The Cruelty of Sanctions

Originally appeared on The American Conservative.

The Los Angeles Times reports on the harm that sanctions on Syria do to civilians there:

The result, said Damascus-based businessman Naji Adeeb, is that legitimate business owners are being punished while close associates of the state, including those named in the sanctions, are still able to conduct deals worth hundreds of millions of dollars.

“You just need a lot more resources to do a lot less, and if you do a transaction today you don’t know if you can do it again a month from now,” said Adeeb. “It’s an environment where only crooks and mafiosis can work.”

Much like the sanctions reimposed on Iran earlier this year, U.S. and other international sanctions on Syria are supposed to have exemptions for humanitarian goods. In practice, however, private firms don’t want to take the risk of running afoul of sanctions by mistake and choose instead to avoid doing any business related to Syria:

But the problem, explained Salah Ismail, the doctor in charge of Mujtahed’s emergency care section, is that foreign suppliers often don’t dare send anything to Syria for fear of triggering unexpected violations – a real possibility.

Even “targeted” sanctions have proven to be far too indiscriminate. It should not surprise us that it isn’t possible to wage economic war on a government without adversely affecting the civilian population. In the end, it is always the broader population rather than the regime and its cronies that suffers the most hardship.

One effect is to deprive people of medicine and medical equipment essential to their treatment:

Before the war, Syria could turn to pharmaceutical factories in Aleppo and near Damascus to fill 90% of its medicine needs, according to the U.N. But for businessmen to rebuild their smashed factories, they need to import machines and replacement parts, not to mention raw materials from reputable sources to produce medicine.

All have been ensnared in the red tape of the sanctions.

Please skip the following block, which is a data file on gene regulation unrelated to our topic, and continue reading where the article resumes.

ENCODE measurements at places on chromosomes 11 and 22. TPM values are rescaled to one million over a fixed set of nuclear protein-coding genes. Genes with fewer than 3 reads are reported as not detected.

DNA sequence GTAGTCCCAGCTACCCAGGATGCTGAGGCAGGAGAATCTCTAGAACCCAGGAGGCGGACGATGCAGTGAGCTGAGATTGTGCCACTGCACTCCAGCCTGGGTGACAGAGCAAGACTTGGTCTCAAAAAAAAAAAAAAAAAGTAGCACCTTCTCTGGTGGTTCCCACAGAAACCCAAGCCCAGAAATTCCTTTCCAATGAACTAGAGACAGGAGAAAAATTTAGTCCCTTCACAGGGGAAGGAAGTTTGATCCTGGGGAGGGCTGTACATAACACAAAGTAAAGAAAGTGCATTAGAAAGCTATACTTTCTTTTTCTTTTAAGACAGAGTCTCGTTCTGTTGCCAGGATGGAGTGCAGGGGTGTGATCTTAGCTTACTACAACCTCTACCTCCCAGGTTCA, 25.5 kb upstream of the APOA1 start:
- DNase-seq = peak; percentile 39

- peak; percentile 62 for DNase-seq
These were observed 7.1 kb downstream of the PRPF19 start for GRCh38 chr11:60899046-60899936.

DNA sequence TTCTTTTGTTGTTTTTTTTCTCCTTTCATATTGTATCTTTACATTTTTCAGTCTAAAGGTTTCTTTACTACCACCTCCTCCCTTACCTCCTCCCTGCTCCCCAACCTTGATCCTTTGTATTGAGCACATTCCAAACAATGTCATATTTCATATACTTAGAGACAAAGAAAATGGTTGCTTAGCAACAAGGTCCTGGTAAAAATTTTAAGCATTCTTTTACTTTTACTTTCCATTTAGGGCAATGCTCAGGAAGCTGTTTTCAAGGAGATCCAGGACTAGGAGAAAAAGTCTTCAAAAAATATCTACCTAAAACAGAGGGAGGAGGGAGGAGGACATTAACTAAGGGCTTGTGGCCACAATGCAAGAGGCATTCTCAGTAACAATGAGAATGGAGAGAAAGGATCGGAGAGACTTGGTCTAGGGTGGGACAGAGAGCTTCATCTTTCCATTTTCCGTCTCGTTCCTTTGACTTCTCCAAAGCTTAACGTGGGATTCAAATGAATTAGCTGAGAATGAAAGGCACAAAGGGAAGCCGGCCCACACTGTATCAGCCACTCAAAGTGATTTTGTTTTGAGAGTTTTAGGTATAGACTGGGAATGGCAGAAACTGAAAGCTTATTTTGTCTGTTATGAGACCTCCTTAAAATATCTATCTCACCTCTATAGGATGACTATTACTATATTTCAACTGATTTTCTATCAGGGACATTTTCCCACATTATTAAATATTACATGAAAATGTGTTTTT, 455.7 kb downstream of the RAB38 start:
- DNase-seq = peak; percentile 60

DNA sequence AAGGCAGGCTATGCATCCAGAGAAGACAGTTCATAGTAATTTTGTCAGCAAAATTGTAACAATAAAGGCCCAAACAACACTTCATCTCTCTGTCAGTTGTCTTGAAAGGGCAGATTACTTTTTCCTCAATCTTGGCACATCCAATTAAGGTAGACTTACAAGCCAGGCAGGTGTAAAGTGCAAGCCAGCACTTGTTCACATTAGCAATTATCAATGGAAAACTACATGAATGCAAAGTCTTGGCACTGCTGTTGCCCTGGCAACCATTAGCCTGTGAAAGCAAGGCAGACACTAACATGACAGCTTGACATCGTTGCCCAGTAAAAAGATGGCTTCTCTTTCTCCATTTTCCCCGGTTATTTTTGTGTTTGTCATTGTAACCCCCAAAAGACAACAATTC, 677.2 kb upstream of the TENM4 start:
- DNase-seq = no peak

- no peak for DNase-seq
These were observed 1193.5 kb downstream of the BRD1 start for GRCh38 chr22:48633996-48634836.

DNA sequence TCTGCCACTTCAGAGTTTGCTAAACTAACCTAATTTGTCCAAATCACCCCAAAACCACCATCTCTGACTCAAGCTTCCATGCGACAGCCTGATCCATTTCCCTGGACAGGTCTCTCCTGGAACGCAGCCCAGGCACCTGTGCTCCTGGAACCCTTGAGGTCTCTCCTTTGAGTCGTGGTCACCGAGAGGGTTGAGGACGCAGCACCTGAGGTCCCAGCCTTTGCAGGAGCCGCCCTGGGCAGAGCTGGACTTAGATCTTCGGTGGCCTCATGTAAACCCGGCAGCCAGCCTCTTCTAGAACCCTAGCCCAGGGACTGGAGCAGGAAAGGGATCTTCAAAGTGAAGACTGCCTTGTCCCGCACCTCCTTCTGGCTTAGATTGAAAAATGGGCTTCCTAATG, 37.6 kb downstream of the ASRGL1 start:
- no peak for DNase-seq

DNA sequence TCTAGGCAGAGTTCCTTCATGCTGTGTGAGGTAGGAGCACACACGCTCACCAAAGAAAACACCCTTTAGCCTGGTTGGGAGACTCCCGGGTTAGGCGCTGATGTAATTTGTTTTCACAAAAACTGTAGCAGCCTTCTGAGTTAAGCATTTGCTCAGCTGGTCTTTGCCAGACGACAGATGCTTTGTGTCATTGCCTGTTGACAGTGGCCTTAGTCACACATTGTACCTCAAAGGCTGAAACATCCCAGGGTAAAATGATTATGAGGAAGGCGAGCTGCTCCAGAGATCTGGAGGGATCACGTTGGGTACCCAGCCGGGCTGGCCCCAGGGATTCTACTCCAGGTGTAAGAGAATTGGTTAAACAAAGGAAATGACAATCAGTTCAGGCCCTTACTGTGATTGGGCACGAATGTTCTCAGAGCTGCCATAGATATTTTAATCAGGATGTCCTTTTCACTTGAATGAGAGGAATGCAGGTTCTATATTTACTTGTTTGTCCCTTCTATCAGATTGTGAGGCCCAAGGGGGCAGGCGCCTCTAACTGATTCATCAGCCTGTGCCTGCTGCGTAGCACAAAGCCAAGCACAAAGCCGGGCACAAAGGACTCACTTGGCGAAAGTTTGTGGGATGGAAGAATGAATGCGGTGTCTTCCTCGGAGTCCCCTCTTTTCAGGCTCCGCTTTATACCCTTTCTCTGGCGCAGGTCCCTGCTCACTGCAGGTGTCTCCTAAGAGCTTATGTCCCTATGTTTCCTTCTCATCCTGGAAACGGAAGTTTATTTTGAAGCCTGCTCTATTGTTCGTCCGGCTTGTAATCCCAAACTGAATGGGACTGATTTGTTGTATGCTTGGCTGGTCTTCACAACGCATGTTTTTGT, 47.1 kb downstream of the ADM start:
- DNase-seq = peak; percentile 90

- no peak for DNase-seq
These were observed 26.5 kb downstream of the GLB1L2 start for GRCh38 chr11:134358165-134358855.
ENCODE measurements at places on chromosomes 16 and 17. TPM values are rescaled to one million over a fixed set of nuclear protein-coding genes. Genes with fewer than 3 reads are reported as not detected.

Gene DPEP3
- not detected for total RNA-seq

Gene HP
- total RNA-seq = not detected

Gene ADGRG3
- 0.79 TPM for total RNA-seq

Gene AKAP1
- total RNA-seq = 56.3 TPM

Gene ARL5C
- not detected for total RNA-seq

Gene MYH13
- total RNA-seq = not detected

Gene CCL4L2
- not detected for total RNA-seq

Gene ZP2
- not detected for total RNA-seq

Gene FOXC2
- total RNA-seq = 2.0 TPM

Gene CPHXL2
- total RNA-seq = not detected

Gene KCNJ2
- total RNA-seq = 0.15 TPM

Even if everything looks aboveboard, said Ziad Oubari, an Aleppo-based pharmaceutical manufacturer, suppliers often no longer allow merchants to order goods and pay for them 90 or 120 days later. Now they want all the money in advance, and even then banks often refuse to carry out the transfer.

Sanctions regimes consistently harm the weakest and most vulnerable, and they inevitably have a deleterious effect on the entire economy. In Iran, the reimposed sanctions have exacerbated economic problems and imposed severe burdens on many Iranians, including many who were formerly middle class. The New York Times reports:

Not all have suffered as much as the Taymouris, whose business was so vulnerable to the currency collapse. But Abbas Torkan, a former adviser to Mr. Rouhani, said recently that the middle class had shrunk by 50 percent.

Iran sanctions are working to destroy that country’s middle class, who have been among the most likely to favor political and social reform and engagement with the West. Sanctions don’t just strangle the economy, but they also work to stifle political opposition and punish the people who support the regime least. Sanctions inflict misery, and that is what they are designed to do.

When policymakers impose sanctions, they are electing to take away medicine from the sick and to deprive legitimate business owners and workers of their wealth and employment. Imposing sanctions is a cruel tactic, and worse than that it is typically a useless one. The people that might deserve the punishment sanctions inflict rarely suffer, and those that have done nothing wrong are made to pay the price for the sins of a government they can’t control.

Daniel Larison is a senior editor at The American Conservative, where he also keeps a solo blog. He has been published in the New York Times Book Review, Dallas Morning News, Orthodox Life, Front Porch Republic, The American Scene, and Culture11, and is a columnist for The Week. He holds a PhD in history from the University of Chicago, and resides in Dallas. Follow him on Twitter. This article is reprinted from The American Conservative with permission.

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